Nicene and Ante-Nicene Fathers, Ser. II, Vol. V:Early Church Fathers Index Previous Next
Dogmatic Treatises.: He says that all things that are in creation have been named by man, if, as is the case, they are called differently by every nation, as also the appellation of “Ungenerate” is conferred by us: but that the proper appellation of the Divine essence itself which expresses the Divine Nature, either does not exist at all, or is unknown to us.
§4. He says that all things that are in creation have been named by man, if, as is the case, they are called differently by every nation, as also the appellation of “Ungenerate” is conferred by us: but that the proper appellation of the Divine essence itself which expresses the Divine Nature, either does not exist at all, or is unknown to us.
But Peter and Paul, he says, were named by men, and hence it comes that it is possible in their case to change the appellations. Why, what existing thing has not been named by men? I call you to testify on behalf of my argument. For if you make change of names a sign of things having been named by men, you will thereby surely allow that every name has been imposed upon things by us, since the same appellations of objects have not obtained universally. For as in the case of Paul who was once Saul, and of Peter who was formerly Simon, so earth and sky and air and sea and all the parts of the creation have not been named alike by all, but are named in one way by the Hebrews, and in another way by us, and are denoted by every nation by different names. If then Eunomius argument is valid when he maintains that it was for this reason, to wit, that their names had been imposed by men, that Peter and Paul were named afresh, our teaching will surely be valid also, starting as it does from like premises, which says that all things are named by us, on the ground that their appellations vary according to the distinctions of nations. Now if all things are so, surely the Generate and the Ungenerate are not exceptions, for even they are among the things that change their name. For when we gather, as it were, into the form of a name the conception of any subject that arises in us, we declare our concept by words that vary at different times, not making, but signifying, the thing by the name we give it. For the things remain in themselves as they naturally are, while the mind, touching on existing things, reveals its thought by such words as are available. And just as the essence of Peter was not changed with the change of his name, so neither is any other of the things we contemplate changed in the process of mutation of names. And for this reason we say that the term “Ungenerate” was applied by us to the true and first Father Who is the Cause of all, and that no harm would result as regards the signifying of the Subject, if we were to acknowledge the same concept under another name. For it is p. CXCVIII allowable instead of speaking of Him as “Ungenerate,” to call Him the “First Cause” or “Father of the Only-begotten,” or to speak of Him as “existing without cause,” and many such appellations which lead to the same thought; so that Eunomius confirms our doctrines by the very arguments in which he makes complaint against us, because we know no name significant of the Divine Nature. We are taught the fact of Its existence, while we assert that an appellation of such force as to include the unspeakable and infinite Nature, either does not exist at all, or at any rate is unknown to us. Let him then leave his accustomed language of fable, and show us the names which signify the essences, and then proceed further to divide the subject by the divergence of their names. But so long as the saying of the Scripture is true that Abraham and Moses were not capable of the knowledge of the Name, and that “no man hath seen God at any time 839 ,” and that “no man hath seen Him, nor can see 840 ,” and that the light around Him is unapproachable 841 , and “there is no end of His greatness 842 ”;—so long as we say and believe these things, how like is an argument that promises any comprehension and expression of the infinite Nature, by means of the significance of names, to one who thinks that he can enclose the whole sea in his own hand! for as the hollow of ones hand is to the whole deep, so is all the power of language in comparison with that Nature which is unspeakable and incomprehensible.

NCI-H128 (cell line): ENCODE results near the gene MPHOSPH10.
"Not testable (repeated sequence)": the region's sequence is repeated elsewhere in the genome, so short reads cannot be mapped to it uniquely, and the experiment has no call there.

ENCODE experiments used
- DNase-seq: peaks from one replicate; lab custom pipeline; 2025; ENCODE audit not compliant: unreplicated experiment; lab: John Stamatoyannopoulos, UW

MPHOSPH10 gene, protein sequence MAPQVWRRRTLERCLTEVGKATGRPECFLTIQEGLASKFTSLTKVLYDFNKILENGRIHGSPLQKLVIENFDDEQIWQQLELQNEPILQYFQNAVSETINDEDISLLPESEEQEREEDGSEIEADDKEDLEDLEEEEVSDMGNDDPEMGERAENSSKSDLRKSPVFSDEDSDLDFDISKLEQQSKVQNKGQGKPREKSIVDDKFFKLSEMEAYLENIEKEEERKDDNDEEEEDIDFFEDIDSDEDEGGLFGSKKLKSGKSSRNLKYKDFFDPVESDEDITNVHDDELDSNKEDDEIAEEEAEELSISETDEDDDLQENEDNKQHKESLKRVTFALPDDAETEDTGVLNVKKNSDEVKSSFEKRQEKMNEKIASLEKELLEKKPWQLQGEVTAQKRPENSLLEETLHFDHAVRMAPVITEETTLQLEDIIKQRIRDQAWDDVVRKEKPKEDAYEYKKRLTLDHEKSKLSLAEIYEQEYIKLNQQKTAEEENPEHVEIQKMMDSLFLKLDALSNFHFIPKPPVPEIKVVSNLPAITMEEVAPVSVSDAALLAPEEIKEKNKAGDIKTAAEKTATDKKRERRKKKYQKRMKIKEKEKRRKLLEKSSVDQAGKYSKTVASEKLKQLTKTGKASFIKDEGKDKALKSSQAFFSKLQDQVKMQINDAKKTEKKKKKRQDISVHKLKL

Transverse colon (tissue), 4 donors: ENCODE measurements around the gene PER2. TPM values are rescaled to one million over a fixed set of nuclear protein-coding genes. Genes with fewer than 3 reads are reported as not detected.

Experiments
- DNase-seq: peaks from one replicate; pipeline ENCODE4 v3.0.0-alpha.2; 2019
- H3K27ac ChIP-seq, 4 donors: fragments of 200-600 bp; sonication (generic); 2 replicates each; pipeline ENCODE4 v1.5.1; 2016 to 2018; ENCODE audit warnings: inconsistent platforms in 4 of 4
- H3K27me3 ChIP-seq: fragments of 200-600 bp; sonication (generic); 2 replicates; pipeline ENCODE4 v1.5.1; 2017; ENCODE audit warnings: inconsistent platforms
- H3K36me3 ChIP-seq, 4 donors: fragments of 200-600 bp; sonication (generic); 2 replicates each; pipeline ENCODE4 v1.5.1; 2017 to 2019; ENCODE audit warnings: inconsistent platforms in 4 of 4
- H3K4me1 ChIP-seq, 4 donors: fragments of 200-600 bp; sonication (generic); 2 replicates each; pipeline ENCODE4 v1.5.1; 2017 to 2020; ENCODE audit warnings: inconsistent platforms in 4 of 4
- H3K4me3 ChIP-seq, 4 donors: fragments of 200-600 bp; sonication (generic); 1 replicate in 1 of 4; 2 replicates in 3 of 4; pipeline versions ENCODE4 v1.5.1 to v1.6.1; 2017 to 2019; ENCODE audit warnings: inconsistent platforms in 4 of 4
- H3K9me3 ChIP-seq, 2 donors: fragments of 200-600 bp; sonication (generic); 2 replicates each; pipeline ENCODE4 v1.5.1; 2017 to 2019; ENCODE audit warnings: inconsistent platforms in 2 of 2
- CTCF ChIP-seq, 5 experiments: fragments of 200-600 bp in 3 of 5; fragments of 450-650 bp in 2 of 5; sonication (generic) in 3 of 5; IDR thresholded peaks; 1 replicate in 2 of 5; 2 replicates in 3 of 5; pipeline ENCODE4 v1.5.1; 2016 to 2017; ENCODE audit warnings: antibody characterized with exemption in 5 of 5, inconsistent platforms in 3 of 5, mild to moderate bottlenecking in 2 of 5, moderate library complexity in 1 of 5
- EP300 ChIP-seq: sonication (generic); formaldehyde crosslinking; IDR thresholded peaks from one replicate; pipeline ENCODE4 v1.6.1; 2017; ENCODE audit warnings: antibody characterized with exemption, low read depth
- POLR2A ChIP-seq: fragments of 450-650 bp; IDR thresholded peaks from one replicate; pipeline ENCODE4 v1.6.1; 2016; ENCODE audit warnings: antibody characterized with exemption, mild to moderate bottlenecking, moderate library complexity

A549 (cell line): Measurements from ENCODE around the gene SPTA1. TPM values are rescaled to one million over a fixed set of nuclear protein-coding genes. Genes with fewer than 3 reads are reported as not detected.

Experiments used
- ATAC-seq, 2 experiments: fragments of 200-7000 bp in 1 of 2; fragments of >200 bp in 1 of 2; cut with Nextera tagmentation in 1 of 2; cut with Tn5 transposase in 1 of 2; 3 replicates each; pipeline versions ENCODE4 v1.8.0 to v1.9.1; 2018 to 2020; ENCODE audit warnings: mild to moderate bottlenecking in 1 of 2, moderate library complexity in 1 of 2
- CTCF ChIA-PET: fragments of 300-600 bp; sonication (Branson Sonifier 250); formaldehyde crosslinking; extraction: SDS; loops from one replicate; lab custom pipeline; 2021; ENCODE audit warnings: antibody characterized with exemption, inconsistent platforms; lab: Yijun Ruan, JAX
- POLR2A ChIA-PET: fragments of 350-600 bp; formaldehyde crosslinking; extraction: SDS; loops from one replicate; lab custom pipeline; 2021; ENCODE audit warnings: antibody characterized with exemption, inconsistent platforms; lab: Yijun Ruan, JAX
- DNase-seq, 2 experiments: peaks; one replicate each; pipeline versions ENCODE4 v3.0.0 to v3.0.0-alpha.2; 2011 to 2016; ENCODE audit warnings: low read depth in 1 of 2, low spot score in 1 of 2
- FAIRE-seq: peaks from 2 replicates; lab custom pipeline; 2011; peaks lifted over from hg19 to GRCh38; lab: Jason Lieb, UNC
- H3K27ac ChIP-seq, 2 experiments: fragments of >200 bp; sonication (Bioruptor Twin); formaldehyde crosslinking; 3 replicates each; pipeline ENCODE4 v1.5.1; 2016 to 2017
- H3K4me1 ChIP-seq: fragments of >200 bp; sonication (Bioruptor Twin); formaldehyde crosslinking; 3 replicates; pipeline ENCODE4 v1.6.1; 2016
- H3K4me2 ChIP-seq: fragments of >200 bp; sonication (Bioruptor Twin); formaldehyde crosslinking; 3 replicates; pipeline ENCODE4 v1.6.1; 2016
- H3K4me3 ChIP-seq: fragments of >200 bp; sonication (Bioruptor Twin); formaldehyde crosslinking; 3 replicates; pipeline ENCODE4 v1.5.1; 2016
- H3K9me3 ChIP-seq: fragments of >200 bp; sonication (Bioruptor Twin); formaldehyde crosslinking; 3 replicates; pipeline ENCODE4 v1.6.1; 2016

S. John i. 18CXCVIII:840
1 Tim. vi. 16.CXCVIII:841
1 Tim. vi. 16.CXCVIII:842
Ps. cxlv. 3.
Next: After much discourse concerning the actually existent, and ungenerate and good, and upon the consubstantiality of the heavenly powers, showing the uncharted character of their essence, yet the difference of their ranks, he ends the book.
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